CAIRO, Aug 7 (Reuters) – Kuwait’s budget deficit increased 174.8 percent in the 2020-21 year to 10.8 billion dinars ($35.5 billion), the finance ministry said on Saturday, noting it was the highest deficit in the country’s fiscal history.
Revenue dropped to 10.5 billion dinars in the financial year that ended on March 31, down 38.9 percent, while expenditure increased 0.7 percent to 21.3 billion dinars, the ministry said in a statement.
Kuwait’s parliament in June approved the 2021-22 state budget proposed by the government in January, which projected 23.05 billion dinars in expenditure and a deficit of 12.1 billion dinars.
The parliamentary vote came amid a stand-off between government and parliament that has delayed reforms in the OPEC member state.
Oil revenue slumped 42.8 percent in 2020-21 to 8.8 billion dinars, while other revenue fell 6.5 percent to 1.7 billion, the ministry said. Wages and subsides accounted for 73 percent of total expenditure, while capital and infrastructure expenditure accounted for 9 percent.
The average Kuwaiti crude selling price for the fiscal year reached $42.36 per barrel, with average oil production of 2.5 million barrels per day, the ministry said.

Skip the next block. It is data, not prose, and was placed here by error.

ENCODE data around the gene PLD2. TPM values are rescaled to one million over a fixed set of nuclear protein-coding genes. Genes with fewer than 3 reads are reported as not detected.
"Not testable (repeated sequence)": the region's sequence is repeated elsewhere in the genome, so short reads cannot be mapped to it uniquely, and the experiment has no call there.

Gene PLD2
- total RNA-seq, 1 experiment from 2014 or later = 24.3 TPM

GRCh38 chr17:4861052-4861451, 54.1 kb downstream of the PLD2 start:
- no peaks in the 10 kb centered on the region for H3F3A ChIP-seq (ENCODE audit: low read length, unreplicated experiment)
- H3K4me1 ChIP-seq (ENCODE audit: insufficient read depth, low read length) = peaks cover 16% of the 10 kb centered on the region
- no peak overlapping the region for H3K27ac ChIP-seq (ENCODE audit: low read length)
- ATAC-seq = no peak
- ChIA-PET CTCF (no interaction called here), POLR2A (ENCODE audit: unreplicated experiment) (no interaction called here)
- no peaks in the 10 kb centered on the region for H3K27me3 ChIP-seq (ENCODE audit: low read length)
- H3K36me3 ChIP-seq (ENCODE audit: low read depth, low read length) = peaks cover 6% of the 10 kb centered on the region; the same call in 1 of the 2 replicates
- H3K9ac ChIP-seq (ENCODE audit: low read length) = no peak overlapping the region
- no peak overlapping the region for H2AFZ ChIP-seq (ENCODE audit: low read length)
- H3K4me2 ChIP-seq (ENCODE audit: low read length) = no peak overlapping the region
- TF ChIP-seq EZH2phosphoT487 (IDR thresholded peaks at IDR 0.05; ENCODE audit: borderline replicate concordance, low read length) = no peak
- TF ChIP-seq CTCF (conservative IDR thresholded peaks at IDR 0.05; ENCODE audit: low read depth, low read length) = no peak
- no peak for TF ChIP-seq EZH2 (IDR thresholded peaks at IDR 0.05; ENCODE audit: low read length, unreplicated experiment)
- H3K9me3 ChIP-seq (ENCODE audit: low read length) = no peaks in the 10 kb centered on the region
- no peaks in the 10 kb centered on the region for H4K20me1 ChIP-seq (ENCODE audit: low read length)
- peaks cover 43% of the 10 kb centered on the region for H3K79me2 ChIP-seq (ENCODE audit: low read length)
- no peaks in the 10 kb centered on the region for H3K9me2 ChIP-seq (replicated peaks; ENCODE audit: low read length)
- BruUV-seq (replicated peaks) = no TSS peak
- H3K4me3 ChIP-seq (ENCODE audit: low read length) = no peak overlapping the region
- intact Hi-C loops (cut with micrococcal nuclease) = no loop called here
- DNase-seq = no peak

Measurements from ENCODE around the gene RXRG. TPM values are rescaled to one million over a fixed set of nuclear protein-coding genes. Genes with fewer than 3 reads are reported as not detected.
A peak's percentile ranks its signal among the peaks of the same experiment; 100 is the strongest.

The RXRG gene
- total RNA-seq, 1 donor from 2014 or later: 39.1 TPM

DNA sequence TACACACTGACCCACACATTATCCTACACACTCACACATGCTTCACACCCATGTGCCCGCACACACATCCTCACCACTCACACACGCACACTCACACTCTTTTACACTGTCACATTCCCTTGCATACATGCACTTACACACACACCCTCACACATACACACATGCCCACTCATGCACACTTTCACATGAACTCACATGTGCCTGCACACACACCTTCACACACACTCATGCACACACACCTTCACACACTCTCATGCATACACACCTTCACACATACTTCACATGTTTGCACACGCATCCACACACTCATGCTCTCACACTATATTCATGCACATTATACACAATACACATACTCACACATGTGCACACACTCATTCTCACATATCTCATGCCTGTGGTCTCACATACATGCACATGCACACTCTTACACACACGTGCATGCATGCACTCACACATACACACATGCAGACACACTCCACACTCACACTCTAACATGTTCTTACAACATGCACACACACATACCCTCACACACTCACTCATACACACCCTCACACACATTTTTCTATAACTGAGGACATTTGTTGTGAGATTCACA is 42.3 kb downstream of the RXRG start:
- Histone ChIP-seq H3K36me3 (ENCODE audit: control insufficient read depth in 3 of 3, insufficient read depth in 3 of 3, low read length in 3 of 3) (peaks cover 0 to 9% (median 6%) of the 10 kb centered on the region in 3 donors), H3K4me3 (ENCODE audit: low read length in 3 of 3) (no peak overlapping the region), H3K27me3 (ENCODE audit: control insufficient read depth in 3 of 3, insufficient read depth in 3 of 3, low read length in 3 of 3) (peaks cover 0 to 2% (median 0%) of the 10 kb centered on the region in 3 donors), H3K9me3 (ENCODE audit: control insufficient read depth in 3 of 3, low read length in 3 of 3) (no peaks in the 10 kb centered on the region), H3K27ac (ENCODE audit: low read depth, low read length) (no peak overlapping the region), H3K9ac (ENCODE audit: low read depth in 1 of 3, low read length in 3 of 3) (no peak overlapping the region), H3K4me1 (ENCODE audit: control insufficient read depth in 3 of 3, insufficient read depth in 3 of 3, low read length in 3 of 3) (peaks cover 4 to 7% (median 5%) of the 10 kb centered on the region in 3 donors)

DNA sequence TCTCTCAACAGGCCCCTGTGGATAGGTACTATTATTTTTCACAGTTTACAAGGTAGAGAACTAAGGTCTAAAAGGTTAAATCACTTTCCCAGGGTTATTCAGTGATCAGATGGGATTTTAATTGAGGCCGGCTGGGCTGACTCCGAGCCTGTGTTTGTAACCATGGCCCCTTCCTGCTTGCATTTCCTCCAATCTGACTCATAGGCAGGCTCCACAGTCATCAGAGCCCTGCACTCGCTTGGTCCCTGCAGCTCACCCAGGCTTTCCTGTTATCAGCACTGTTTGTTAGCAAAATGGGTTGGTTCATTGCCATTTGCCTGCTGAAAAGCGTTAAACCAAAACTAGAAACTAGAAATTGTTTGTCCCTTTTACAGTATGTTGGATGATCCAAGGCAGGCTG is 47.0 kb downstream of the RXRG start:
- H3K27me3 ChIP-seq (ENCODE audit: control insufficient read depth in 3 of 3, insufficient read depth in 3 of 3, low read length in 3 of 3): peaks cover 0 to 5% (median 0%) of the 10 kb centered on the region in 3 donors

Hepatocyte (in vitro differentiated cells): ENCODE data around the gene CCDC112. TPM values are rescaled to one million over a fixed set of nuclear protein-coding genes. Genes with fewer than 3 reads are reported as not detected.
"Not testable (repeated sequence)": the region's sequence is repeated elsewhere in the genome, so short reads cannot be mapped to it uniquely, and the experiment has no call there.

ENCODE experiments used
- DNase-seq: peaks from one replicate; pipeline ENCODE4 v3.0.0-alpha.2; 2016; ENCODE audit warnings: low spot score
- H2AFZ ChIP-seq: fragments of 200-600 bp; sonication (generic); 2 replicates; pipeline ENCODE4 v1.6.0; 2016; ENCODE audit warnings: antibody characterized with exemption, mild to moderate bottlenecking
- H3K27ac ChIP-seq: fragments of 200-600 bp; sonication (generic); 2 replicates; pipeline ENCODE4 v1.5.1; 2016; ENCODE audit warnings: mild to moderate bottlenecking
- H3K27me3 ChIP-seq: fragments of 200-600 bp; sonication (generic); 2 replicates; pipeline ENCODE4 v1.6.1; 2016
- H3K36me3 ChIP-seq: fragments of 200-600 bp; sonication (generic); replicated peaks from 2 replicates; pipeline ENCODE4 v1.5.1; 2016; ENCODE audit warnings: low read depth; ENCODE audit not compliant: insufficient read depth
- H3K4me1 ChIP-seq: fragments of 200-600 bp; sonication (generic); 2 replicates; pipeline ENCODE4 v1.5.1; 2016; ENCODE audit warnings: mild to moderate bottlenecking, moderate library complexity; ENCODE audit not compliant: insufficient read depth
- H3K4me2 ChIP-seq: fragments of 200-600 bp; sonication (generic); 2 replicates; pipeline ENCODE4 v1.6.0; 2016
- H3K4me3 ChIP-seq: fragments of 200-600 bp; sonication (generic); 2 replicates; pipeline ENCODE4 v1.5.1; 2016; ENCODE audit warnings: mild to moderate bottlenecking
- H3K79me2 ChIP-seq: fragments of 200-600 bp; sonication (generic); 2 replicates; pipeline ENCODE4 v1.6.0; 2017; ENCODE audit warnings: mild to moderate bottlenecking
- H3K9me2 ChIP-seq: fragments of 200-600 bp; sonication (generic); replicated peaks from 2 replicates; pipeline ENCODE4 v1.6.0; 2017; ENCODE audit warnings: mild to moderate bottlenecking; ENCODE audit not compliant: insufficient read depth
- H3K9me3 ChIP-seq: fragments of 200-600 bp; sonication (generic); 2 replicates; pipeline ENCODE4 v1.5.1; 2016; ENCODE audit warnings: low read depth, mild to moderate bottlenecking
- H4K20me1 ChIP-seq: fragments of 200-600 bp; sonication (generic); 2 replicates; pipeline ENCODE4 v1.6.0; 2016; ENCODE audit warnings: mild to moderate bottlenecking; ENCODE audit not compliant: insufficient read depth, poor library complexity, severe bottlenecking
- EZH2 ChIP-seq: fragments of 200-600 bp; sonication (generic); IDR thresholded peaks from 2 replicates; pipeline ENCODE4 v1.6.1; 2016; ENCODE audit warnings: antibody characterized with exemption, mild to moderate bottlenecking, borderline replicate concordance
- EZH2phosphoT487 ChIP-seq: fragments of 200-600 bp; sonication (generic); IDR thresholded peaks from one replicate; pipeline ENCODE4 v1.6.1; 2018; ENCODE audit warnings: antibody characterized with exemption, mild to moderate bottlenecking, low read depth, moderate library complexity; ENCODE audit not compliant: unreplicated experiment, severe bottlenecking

“The deficit is attributed to the sharp decline in oil prices and minimal government operations as a result of the COVID-19 pandemic,” Finance Minister, Khalifa Hamada, said in the statement.
“The cabinet is prepared to discuss the closing accounts with the parliament and to move forward in implementing real, effective, and sustainable solutions to the challenges facing public finances.”
The State’s closing accounts must be ratified by parliament in order to be considered final.
Earlier this year, Hamada said an increase in oil revenue due to higher oil prices does not cover the Gulf state’s budget obligations and Kuwait would need oil prices of $90 per barrel to balance the budget.
Brent crude oil futures settled at $70.70 on Friday, while US West Texas Intermediate (WTI) crude fell to $68.28 a barrel.
($1 = 0.3007 Kuwaiti dinars)Reporting by Ahmad Elhamy; Editing by Kirsten Donovan